Separating Oil and Vinegar with a Single Trace: Side-Channel Assisted Kipnis-Shamir Attack on UOV
Due to recent cryptanalytical breakthroughs, the multivariate signature schemes that seemed to be most promising in the past years are no longer in the focus of the research community. Hence, the cryptographically mature UOV scheme is of great interest again. Since it has not been part of the NIST process for standardizing post-quantum cryptography so far, it has not been studied intensively for its physical security.In this work, we present a side-channel attack on the latest implementation of UOV. In the first part of the attack, a single side-channel trace of the signing process is used to learn all vinegar variables used in the computation. Then, we employ a combination of the Kipnis-Shamir attack and the reconciliation attack to reveal the complete secret key. Our attack, unlike previous work, targets the inversion of the central map and not the subsequent linear transformation. It further does not require the attacker to control the message to be signed.We have verified the practicality of our attack on a ChipWhisperer-Lite board with a 32-bit STM32F3 ARM Cortex-M4 target mounted on a CW308 UFO board. We publicly provide the code and both reference and target traces. Additionally, we discuss several countermeasures that can at least make our attack less efficient.
Efficient Side-Channel Protections of ARX Ciphers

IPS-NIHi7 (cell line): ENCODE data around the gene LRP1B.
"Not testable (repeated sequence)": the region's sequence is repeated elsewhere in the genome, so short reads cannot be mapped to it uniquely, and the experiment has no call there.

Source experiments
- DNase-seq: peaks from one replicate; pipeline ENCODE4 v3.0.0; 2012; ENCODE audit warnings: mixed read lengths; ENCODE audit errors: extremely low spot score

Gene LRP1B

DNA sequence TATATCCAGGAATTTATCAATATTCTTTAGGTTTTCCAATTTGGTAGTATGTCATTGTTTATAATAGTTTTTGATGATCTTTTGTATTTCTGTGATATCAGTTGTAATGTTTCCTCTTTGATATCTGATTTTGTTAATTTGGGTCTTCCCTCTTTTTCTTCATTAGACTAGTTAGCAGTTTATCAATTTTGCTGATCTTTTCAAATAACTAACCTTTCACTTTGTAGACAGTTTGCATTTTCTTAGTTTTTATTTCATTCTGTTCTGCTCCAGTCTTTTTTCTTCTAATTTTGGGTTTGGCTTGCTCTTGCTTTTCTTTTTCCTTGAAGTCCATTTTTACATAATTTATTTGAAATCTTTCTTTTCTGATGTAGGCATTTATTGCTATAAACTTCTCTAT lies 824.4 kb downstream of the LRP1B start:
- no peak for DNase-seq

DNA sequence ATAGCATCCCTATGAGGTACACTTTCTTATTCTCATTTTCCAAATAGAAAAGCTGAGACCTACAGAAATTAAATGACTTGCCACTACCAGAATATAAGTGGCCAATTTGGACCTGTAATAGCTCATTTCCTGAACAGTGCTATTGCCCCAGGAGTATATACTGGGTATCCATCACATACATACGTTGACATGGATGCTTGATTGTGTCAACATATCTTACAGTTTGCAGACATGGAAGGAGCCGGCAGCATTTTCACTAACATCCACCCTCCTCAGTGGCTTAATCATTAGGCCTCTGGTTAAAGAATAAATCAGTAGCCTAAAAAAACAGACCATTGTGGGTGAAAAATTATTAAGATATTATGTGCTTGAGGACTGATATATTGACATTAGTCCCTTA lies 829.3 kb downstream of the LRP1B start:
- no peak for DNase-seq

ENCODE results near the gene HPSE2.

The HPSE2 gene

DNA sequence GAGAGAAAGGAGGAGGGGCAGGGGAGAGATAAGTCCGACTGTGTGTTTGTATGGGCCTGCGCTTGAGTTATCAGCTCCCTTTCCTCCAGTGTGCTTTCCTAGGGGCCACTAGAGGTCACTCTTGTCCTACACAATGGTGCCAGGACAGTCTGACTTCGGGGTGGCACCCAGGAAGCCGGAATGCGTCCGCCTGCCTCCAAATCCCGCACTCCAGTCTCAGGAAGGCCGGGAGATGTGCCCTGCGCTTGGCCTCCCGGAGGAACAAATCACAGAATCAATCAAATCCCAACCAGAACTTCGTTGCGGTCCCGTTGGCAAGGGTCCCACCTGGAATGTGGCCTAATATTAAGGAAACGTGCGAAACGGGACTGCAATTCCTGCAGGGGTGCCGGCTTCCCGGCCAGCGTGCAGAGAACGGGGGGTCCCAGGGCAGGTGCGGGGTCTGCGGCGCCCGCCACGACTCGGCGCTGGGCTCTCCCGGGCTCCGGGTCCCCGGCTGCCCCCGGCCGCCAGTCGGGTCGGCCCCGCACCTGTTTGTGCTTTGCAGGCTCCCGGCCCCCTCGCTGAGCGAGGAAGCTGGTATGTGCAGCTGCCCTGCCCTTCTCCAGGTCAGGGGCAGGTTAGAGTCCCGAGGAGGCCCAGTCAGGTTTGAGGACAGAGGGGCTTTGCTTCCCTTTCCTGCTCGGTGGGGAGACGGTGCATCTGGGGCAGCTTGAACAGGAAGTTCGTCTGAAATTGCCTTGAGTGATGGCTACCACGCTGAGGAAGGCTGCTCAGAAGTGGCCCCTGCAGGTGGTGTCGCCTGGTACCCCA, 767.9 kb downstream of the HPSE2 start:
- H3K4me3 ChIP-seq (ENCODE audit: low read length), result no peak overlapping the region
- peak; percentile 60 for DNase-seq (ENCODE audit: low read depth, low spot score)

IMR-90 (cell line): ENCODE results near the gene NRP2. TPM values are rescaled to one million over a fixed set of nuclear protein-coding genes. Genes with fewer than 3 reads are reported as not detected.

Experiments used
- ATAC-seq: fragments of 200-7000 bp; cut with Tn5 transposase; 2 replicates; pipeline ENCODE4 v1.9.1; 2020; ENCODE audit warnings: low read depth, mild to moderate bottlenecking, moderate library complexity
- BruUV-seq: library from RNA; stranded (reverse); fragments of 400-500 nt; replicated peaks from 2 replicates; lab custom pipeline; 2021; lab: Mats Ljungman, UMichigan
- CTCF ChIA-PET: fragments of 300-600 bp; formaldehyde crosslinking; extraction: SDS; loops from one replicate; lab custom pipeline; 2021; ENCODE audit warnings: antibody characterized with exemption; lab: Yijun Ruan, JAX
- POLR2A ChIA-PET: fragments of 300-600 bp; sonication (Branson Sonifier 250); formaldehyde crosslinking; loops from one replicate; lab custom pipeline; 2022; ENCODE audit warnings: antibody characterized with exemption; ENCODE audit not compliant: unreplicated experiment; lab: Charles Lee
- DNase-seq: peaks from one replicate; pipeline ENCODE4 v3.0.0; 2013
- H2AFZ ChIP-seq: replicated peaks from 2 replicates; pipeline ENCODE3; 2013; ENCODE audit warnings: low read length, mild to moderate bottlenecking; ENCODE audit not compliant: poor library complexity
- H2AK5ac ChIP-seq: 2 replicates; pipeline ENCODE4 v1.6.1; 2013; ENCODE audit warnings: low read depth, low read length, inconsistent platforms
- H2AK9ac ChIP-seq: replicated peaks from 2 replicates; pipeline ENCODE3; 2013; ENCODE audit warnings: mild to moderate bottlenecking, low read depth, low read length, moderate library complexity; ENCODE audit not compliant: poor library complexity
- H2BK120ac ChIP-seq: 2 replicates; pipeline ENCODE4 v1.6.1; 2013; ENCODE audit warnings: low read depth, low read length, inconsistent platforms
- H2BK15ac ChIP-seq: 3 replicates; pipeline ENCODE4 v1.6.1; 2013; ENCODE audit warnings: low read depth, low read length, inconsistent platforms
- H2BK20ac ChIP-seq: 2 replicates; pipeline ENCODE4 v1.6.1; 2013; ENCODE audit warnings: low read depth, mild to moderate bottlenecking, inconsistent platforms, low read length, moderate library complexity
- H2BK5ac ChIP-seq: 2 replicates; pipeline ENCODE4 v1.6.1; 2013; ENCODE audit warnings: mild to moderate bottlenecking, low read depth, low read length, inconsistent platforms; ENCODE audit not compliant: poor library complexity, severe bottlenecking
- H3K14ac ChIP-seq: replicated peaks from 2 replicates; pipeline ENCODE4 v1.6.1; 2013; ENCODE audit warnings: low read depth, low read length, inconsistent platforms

The current state of the art of Boolean masking for the modular addition operation in software has a very high performance overhead. Firstly, the instruction count is very high compared to a normal addition operation. Secondly, until recently, the entropy consumed by such protections was also quite high. Our paper significantly improves both aspects, by applying the Threshold Implementation (TI) methodology with two shares and by reusing internal values as randomness source in such a way that the uniformity is always preserved. Our approach performs considerably faster compared to the previously known masked addition and subtraction algorithms by Coron et al. and Biryukov et al. improving the state of the art by 36%, if we only consider the number of ARM assembly instructions. Furthermore, similar to the masked adder from Biryukov et al. we reduce the amount of randomness and only require one bit additional entroy per addition, which is a good trade-off for the improved performance. We applied our improved masked adder to ChaCha20, for which we provide two new first-order protected implementations and achieve a 36% improvement over the best published result for ChaCha20 using an ARM Cortex-M4 microprocessor.